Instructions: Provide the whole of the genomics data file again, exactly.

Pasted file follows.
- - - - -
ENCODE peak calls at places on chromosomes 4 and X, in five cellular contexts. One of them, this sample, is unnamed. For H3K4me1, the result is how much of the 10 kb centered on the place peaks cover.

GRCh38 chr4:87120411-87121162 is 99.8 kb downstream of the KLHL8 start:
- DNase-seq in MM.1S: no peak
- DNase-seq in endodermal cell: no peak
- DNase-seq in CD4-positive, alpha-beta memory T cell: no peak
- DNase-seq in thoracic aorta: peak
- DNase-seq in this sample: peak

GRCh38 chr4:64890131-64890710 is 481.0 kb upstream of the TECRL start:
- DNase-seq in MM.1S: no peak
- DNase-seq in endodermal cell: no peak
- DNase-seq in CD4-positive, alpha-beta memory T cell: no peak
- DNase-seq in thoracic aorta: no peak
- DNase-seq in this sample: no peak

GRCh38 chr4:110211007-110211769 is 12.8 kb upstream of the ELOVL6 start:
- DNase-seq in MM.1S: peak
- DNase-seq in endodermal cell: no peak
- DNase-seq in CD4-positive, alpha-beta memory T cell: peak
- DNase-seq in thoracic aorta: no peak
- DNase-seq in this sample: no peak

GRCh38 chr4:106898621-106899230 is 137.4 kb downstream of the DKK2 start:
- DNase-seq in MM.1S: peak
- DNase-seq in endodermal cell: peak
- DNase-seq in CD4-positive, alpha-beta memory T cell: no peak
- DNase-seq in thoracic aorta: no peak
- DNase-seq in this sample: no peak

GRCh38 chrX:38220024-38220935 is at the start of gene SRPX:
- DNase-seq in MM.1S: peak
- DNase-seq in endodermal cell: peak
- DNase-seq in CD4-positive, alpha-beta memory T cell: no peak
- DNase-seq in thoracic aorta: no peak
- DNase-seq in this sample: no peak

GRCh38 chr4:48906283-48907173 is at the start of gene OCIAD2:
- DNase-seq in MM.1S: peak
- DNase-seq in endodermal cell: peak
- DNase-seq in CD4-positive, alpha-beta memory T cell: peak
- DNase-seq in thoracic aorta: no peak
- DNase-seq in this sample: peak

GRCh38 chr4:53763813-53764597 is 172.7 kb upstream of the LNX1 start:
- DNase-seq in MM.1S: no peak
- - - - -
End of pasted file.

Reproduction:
ENCODE peak calls at places on chromosomes 4 and X, in five cellular contexts. One of them, this sample, is unnamed. For H3K4me1, the result is how much of the 10 kb centered on the place peaks cover.

GRCh38 chr4:87120411-87121162 is 99.8 kb downstream of the KLHL8 start:
- DNase-seq in MM.1S: no peak
- DNase-seq in endodermal cell: no peak
- DNase-seq in CD4-positive, alpha-beta memory T cell: no peak
- DNase-seq in thoracic aorta: peak
- DNase-seq in this sample: peak

GRCh38 chr4:64890131-64890710 is 481.0 kb upstream of the TECRL start:
- DNase-seq in MM.1S: no peak
- DNase-seq in endodermal cell: no peak
- DNase-seq in CD4-positive, alpha-beta memory T cell: no peak
- DNase-seq in thoracic aorta: no peak
- DNase-seq in this sample: no peak

GRCh38 chr4:110211007-110211769 is 12.8 kb upstream of the ELOVL6 start:
- DNase-seq in MM.1S: peak
- DNase-seq in endodermal cell: no peak
- DNase-seq in CD4-positive, alpha-beta memory T cell: peak
- DNase-seq in thoracic aorta: no peak
- DNase-seq in this sample: no peak

GRCh38 chr4:106898621-106899230 is 137.4 kb downstream of the DKK2 start:
- DNase-seq in MM.1S: peak
- DNase-seq in endodermal cell: peak
- DNase-seq in CD4-positive, alpha-beta memory T cell: no peak
- DNase-seq in thoracic aorta: no peak
- DNase-seq in this sample: no peak

GRCh38 chrX:38220024-38220935 is at the start of gene SRPX:
- DNase-seq in MM.1S: peak
- DNase-seq in endodermal cell: peak
- DNase-seq in CD4-positive, alpha-beta memory T cell: no peak
- DNase-seq in thoracic aorta: no peak
- DNase-seq in this sample: no peak

GRCh38 chr4:48906283-48907173 is at the start of gene OCIAD2:
- DNase-seq in MM.1S: peak
- DNase-seq in endodermal cell: peak
- DNase-seq in CD4-positive, alpha-beta memory T cell: peak
- DNase-seq in thoracic aorta: no peak
- DNase-seq in this sample: peak

GRCh38 chr4:53763813-53764597 is 172.7 kb upstream of the LNX1 start:
- DNase-seq in MM.1S: no peak